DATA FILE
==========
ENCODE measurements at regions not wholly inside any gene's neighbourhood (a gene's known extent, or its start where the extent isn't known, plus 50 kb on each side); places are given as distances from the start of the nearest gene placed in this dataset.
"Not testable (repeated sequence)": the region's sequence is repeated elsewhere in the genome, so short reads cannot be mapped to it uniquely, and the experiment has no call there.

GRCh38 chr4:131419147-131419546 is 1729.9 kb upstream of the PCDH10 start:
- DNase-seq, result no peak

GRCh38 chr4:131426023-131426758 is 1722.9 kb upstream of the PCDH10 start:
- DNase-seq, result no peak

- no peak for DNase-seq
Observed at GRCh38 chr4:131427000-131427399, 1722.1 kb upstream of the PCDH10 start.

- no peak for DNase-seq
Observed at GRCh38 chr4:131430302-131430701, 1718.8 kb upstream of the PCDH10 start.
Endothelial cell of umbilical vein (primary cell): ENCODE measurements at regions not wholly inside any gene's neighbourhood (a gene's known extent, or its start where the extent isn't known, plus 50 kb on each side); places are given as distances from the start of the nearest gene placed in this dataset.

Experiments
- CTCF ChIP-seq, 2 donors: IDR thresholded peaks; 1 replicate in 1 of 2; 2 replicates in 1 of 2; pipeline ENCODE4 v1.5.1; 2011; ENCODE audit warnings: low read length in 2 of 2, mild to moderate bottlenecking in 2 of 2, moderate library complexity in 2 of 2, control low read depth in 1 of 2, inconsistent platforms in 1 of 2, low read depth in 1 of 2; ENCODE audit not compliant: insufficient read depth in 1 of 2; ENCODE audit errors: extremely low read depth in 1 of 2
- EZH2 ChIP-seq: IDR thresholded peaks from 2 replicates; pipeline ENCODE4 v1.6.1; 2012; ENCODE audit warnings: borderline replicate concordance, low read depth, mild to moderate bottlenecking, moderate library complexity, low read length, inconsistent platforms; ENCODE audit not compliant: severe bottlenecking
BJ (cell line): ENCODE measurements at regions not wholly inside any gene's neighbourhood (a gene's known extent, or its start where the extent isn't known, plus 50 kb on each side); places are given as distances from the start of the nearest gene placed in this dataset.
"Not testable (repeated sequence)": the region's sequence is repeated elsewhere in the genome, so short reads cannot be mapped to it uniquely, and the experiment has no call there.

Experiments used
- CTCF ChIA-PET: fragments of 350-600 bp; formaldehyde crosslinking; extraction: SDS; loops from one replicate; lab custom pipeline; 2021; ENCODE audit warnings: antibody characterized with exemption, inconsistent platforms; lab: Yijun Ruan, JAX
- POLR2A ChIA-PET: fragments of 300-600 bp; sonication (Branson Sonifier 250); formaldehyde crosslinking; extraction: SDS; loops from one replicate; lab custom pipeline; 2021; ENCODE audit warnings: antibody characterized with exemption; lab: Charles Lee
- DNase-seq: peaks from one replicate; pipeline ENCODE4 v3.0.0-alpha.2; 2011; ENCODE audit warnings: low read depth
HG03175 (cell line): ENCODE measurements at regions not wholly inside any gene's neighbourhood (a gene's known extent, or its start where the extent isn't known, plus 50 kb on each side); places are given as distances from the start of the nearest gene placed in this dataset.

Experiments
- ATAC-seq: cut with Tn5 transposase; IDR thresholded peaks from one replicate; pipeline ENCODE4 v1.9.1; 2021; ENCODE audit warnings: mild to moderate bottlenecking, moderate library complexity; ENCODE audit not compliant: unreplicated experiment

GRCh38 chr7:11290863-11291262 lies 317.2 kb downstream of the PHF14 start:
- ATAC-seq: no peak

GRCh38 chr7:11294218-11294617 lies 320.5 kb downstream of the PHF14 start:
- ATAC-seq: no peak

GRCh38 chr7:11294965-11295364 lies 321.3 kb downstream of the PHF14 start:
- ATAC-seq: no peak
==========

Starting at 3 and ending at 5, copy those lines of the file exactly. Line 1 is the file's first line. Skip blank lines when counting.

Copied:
GRCh38 chr4:131419147-131419546 is 1729.9 kb upstream of the PCDH10 start:
- DNase-seq, result no peak

GRCh38 chr4:131426023-131426758 is 1722.9 kb upstream of the PCDH10 start: